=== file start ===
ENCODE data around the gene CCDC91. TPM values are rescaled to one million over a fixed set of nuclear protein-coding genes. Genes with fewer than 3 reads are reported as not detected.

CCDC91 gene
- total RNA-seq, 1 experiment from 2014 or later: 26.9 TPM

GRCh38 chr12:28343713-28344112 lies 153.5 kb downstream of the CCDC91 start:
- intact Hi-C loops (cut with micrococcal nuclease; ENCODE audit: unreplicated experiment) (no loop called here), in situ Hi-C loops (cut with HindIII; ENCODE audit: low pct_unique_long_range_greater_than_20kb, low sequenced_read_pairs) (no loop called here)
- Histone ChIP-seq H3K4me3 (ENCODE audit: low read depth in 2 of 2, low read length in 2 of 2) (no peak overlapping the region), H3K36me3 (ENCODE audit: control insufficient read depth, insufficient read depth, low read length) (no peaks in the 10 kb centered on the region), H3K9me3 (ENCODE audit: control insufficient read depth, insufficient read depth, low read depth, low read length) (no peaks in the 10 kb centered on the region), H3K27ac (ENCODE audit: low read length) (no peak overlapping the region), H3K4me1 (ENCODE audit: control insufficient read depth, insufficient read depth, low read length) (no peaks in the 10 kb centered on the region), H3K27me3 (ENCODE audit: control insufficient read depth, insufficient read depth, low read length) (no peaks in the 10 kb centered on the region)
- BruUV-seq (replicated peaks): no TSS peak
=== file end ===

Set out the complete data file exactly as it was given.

ENCODE data around the gene CCDC91. TPM values are rescaled to one million over a fixed set of nuclear protein-coding genes. Genes with fewer than 3 reads are reported as not detected.

CCDC91 gene
- total RNA-seq, 1 experiment from 2014 or later: 26.9 TPM

GRCh38 chr12:28343713-28344112 lies 153.5 kb downstream of the CCDC91 start:
- intact Hi-C loops (cut with micrococcal nuclease; ENCODE audit: unreplicated experiment) (no loop called here), in situ Hi-C loops (cut with HindIII; ENCODE audit: low pct_unique_long_range_greater_than_20kb, low sequenced_read_pairs) (no loop called here)
- Histone ChIP-seq H3K4me3 (ENCODE audit: low read depth in 2 of 2, low read length in 2 of 2) (no peak overlapping the region), H3K36me3 (ENCODE audit: control insufficient read depth, insufficient read depth, low read length) (no peaks in the 10 kb centered on the region), H3K9me3 (ENCODE audit: control insufficient read depth, insufficient read depth, low read depth, low read length) (no peaks in the 10 kb centered on the region), H3K27ac (ENCODE audit: low read length) (no peak overlapping the region), H3K4me1 (ENCODE audit: control insufficient read depth, insufficient read depth, low read length) (no peaks in the 10 kb centered on the region), H3K27me3 (ENCODE audit: control insufficient read depth, insufficient read depth, low read length) (no peaks in the 10 kb centered on the region)
- BruUV-seq (replicated peaks): no TSS peak